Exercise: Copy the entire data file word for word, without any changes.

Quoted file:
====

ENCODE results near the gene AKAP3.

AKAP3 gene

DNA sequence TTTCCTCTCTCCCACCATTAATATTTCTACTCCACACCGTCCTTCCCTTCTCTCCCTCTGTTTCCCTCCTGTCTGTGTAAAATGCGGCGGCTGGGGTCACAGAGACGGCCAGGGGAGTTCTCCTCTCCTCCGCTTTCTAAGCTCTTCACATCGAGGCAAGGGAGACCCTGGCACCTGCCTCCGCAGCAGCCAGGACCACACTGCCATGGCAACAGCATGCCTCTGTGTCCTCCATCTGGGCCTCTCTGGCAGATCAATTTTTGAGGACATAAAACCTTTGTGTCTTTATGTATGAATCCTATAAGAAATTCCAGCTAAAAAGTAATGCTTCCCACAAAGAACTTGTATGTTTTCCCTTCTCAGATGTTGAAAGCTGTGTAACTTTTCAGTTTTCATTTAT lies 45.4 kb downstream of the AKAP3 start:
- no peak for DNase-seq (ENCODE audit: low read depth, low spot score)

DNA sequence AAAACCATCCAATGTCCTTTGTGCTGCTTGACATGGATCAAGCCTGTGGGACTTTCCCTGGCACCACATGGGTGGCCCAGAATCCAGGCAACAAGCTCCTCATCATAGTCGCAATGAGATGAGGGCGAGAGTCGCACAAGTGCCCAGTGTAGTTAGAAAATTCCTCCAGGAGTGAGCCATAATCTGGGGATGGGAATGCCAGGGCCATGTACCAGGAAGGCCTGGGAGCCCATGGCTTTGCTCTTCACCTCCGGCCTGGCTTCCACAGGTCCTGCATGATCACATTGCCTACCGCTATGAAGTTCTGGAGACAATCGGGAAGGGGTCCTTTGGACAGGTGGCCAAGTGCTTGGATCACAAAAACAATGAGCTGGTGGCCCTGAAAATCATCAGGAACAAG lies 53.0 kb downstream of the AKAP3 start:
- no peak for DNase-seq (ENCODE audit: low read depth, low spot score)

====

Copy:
ENCODE results near the gene AKAP3.

AKAP3 gene

DNA sequence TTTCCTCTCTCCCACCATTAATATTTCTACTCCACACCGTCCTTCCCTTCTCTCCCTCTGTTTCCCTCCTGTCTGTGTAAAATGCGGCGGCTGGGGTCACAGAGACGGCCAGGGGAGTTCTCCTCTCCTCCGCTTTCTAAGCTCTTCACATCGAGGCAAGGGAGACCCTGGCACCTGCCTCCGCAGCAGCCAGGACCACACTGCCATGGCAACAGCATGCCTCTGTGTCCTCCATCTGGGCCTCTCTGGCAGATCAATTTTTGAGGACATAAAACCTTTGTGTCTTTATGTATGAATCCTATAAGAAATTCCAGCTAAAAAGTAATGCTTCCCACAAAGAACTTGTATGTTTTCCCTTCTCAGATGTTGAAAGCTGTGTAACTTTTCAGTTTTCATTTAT lies 45.4 kb downstream of the AKAP3 start:
- no peak for DNase-seq (ENCODE audit: low read depth, low spot score)

DNA sequence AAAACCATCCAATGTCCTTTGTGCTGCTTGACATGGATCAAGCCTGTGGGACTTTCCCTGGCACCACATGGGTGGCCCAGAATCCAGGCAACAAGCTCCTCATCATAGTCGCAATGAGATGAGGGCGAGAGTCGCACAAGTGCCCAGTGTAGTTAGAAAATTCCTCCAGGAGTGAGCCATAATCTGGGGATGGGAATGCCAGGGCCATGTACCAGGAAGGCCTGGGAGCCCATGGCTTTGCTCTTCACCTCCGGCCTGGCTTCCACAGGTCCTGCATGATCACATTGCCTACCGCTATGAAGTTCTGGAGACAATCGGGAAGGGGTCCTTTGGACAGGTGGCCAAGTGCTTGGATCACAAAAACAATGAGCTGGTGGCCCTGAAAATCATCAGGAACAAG lies 53.0 kb downstream of the AKAP3 start:
- no peak for DNase-seq (ENCODE audit: low read depth, low spot score)